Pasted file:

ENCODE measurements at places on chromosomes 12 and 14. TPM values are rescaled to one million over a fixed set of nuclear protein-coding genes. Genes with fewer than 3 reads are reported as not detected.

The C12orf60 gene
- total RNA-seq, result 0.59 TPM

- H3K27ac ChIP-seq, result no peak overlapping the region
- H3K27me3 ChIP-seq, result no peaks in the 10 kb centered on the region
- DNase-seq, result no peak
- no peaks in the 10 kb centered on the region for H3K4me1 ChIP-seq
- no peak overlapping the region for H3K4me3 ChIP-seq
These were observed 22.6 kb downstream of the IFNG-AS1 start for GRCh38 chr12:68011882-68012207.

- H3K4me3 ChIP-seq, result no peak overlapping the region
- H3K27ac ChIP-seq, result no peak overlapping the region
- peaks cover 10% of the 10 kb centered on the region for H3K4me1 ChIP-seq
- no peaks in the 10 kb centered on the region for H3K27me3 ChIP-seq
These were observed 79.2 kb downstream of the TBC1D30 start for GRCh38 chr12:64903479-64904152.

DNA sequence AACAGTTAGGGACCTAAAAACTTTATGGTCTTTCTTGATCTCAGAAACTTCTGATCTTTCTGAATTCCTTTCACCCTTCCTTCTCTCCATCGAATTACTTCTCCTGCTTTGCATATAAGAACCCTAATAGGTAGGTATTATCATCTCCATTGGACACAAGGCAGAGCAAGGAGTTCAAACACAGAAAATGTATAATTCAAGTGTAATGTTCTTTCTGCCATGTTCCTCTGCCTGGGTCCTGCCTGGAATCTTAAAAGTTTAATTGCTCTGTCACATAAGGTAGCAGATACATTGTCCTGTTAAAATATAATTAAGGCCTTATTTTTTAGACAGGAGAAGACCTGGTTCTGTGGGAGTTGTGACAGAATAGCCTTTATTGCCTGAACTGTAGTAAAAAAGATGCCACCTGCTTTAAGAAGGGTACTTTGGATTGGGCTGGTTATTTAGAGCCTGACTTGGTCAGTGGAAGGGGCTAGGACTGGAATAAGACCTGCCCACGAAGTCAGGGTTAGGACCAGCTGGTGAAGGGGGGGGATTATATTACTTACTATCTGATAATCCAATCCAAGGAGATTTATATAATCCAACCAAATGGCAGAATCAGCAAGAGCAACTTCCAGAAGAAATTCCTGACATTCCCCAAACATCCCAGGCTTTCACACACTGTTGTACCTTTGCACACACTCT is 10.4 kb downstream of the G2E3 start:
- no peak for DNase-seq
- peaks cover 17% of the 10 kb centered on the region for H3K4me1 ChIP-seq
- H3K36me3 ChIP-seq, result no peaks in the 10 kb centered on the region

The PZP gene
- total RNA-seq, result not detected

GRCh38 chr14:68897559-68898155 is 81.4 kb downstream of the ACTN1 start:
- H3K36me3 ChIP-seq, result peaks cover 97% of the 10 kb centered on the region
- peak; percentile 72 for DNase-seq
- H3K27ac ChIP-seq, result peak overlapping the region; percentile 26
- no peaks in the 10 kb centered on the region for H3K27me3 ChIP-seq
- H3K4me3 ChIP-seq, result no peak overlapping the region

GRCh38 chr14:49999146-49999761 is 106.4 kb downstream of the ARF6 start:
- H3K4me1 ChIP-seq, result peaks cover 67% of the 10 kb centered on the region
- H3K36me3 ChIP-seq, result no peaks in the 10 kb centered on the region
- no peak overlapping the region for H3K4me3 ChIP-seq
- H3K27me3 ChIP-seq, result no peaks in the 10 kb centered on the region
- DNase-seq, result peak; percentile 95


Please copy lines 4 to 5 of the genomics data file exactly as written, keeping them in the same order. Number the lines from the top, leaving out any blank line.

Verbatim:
- H3K27ac ChIP-seq, result no peak overlapping the region
- H3K27me3 ChIP-seq, result no peaks in the 10 kb centered on the region